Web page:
Melting sugar is a physical change because the substance is still sugar. However, burning a sugar cube is a chemical change.
Let me explain…
Fire activates a chemical reaction between oxygen and sugar. The oxygen in the air then reacts with the cube of sugar and the chemical bonds get broken.
Remember, Sugar starts melting at around 140∘C and after that, decomposition into a brown substance begins.
This browning of sugar is what is referred to as caramelization. At this period, the sweet taste of sugar changes to bitter. If further heated, it begins to turn black and give off bad fumes as the sugar transforms to carbon, while oxygen and hydrogen evaporate as organic fragments. At this point, the change becomes chemical.
A word of caution:
The caramelization process is highly temperature-dependent. So, certain sugars undergo the process readily at different points.
Also, impurities in the melting sugar, such as molasses remaining in brown sugar, greatly speed up the reactions.
It is a type of non-enzymatic browning reaction. As the process happens, volatile chemicals are released forming the characteristic caramel flavor you might remember.
However, we would advise great caution while performing this experiment as melted sugar is very hot and is very adhesive. It will cause some serious burns if it falls on the skin. Plus, sugar heating very fast can ignite to form carbon dioxide and water vapor.
ALSO SEE: Is Sugar Burning A Chemical Change or a Physical Change?
Sugar Melting Point and Boiling Point – Melting Sugar: Chemical Reactions
The solubility of Sucrose is very high: up to 2000 grams of it can be dissolved in one litre of water! However, it is mainly because of the way it reacts that it has become the protagonist of our sweetest recipes.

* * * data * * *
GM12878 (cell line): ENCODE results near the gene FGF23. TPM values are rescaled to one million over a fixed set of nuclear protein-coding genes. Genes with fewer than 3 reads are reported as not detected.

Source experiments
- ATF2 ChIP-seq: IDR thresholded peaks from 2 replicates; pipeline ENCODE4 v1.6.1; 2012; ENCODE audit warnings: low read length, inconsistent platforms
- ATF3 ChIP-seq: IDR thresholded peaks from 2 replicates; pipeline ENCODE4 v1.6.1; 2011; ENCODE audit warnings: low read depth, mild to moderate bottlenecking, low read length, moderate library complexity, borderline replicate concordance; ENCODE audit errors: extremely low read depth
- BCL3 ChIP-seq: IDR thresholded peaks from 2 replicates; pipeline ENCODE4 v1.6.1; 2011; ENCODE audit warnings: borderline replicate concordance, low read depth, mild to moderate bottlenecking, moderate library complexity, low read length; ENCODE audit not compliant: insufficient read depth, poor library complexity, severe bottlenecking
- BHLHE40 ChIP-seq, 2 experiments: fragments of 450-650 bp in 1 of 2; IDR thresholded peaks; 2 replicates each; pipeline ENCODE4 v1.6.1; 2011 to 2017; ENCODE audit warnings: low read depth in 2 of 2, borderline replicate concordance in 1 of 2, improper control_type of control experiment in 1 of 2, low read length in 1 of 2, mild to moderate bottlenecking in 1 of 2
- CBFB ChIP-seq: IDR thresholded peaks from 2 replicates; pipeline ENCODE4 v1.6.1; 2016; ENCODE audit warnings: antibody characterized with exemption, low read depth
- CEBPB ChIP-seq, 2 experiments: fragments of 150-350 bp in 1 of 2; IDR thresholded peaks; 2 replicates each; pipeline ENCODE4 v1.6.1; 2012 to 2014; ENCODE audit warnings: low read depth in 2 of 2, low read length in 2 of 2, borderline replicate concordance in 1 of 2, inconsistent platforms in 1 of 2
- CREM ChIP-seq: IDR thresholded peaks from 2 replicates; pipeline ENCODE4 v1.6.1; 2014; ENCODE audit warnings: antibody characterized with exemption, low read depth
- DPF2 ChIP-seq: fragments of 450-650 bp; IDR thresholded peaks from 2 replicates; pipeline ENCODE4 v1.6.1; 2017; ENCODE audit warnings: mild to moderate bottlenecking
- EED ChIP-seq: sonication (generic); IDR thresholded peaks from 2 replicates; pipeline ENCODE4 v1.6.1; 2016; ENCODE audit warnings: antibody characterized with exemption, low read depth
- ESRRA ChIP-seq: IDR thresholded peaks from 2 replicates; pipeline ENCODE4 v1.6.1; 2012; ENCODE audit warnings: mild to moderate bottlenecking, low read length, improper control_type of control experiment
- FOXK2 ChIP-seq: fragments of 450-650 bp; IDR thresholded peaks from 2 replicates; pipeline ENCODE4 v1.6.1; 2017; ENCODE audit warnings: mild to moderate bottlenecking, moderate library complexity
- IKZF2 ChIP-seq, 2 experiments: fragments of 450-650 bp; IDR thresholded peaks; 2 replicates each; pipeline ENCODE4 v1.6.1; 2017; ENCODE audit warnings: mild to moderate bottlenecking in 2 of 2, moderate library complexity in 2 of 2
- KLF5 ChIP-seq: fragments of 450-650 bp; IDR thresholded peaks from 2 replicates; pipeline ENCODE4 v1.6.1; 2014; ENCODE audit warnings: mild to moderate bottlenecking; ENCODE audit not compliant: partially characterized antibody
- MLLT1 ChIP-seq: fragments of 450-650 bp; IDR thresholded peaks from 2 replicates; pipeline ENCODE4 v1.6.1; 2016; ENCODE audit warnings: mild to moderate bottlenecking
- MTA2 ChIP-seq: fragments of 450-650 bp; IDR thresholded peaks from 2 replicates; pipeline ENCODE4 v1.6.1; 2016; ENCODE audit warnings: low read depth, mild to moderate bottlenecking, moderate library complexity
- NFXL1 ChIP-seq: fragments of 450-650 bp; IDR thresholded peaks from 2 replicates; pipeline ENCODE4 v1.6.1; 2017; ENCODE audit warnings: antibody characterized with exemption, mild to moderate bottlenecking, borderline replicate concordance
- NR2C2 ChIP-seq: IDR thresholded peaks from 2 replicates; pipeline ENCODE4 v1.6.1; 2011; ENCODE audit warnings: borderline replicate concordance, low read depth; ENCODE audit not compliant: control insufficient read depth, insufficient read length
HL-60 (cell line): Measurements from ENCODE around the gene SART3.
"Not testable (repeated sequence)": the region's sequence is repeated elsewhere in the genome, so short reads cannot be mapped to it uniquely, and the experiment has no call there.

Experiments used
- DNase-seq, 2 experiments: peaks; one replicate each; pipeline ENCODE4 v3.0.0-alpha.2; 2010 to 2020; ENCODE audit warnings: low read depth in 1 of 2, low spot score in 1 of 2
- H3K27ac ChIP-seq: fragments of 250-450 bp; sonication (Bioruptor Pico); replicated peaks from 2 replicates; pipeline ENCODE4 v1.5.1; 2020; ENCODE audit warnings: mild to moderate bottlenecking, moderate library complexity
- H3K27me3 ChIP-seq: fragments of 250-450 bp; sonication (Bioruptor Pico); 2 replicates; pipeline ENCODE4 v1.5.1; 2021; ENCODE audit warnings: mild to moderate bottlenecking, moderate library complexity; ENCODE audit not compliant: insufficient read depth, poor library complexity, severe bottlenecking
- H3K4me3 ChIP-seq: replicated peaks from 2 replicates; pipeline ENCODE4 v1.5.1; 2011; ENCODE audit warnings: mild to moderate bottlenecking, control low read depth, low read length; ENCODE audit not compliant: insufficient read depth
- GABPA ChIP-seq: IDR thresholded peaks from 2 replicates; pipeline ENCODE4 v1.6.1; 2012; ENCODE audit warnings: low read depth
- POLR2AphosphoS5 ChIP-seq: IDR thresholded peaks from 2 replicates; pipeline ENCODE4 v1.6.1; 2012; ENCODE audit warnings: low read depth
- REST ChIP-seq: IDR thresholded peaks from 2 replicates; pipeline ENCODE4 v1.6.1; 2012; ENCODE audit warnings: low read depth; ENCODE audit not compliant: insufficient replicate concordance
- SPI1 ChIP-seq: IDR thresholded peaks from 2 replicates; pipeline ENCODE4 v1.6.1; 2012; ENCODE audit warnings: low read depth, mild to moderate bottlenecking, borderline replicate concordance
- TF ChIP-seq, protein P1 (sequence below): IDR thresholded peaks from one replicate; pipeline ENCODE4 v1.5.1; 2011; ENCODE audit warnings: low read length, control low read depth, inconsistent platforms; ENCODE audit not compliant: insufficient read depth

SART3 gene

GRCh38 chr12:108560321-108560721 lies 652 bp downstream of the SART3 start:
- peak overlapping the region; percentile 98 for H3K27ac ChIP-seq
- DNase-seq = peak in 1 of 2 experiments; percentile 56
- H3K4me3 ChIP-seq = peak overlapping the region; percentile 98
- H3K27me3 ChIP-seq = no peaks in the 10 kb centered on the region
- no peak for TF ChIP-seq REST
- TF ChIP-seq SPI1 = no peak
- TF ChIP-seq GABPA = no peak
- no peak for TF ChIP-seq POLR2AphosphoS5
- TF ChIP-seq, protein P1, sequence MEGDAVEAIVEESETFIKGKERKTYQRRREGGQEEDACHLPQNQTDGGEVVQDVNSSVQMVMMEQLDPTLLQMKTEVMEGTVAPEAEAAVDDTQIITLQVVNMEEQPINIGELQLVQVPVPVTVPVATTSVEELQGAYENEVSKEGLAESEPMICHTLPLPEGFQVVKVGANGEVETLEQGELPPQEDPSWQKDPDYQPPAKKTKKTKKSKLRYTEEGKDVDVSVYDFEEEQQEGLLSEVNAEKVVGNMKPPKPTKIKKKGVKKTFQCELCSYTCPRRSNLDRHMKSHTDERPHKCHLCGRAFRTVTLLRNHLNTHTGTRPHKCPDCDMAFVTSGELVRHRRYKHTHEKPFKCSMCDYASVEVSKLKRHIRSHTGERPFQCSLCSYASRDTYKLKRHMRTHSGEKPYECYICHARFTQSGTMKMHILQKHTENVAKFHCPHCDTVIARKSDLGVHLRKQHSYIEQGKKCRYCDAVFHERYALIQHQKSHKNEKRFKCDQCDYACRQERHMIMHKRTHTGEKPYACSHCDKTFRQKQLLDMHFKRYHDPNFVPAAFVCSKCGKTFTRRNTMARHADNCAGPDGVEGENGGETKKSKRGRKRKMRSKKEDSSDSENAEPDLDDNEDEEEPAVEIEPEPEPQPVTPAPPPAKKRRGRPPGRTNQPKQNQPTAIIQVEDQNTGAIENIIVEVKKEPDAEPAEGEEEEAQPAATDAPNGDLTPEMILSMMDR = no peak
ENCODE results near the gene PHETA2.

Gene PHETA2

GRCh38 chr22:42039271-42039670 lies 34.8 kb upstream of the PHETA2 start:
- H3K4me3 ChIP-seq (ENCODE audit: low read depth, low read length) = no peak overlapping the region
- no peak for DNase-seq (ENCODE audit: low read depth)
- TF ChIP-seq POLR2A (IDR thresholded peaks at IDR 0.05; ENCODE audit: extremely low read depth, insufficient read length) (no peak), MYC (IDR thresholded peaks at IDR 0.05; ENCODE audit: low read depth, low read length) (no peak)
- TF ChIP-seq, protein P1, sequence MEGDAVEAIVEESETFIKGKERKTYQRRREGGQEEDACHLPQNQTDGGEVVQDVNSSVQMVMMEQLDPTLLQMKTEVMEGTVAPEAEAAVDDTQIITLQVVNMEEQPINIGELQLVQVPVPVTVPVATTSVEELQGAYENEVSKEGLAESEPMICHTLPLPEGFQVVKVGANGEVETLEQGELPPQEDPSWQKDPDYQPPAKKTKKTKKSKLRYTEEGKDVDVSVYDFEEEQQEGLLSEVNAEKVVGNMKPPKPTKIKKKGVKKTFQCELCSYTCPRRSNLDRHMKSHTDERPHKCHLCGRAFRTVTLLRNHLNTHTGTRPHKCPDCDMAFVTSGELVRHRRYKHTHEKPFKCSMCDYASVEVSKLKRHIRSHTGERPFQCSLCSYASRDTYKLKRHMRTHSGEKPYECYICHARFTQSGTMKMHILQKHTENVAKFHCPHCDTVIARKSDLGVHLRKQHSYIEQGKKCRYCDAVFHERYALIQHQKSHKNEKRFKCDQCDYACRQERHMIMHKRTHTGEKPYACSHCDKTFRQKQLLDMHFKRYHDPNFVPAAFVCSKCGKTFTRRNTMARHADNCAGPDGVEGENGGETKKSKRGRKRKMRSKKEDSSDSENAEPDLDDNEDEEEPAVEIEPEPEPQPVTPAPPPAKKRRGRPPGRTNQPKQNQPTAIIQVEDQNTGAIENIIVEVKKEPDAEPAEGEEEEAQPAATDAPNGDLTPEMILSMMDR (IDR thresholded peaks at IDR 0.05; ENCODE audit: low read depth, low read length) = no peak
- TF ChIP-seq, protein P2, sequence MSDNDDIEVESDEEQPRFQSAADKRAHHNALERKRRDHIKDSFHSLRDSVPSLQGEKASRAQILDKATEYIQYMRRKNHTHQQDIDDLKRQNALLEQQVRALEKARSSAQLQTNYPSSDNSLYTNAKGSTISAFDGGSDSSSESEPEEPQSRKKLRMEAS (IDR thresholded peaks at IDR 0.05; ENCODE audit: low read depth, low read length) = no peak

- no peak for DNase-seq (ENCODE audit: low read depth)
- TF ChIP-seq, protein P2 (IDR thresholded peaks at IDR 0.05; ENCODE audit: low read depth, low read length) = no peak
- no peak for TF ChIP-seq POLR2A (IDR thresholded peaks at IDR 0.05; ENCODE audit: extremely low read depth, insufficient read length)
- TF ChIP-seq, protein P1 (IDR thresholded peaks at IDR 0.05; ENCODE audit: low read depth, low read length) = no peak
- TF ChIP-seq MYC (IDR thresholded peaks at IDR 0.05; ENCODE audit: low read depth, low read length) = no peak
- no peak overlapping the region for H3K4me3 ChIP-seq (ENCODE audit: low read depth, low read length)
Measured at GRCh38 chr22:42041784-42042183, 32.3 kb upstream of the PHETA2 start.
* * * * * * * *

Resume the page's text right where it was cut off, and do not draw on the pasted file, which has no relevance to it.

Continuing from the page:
The chemical reaction most familiar to us is melting, which is when sugar decomposes at a temperature between 184 and 186°C. This recent discovery exists thanks to a team of researchers in Illinois. Basically, when we heat sucrose gently, we get what is known as “apparent melting”. In simple terms, sugar crystals don’t actually melt, but they go through a process called “inversion”. What really happens is that the two molecular components of sugar – glucose, and fructose – decompose. In their turn, they give way to “caramelization”, which happens in two phases.
In the first phase, the structure of sugar changes as the heat increases. We can easily observe this change when we see sugar begin to “melt”. At this point, the second phase kicks in – the extra increase in heat leads to the elimination of the water molecule. This in turn produces a reaction called “beta-elimination” which leads to the formation of hydroxymethylfurfural. The substance darkens in color and tastes more and more like caramel. If too much heat is applied, the sugar will break down into carbon, which means that our caramel is well and truly burnt!
In short, heating sucrose can lead to some interesting reactions, like “inversion.” When sugars are heated with an acid, they become “inverted” sugars, which are very hygroscopic. This means they can absorb a lot of water, making them ideal for preparing soft sweets and desserts, or for any recipe we wish to keep moist when exposed to the air.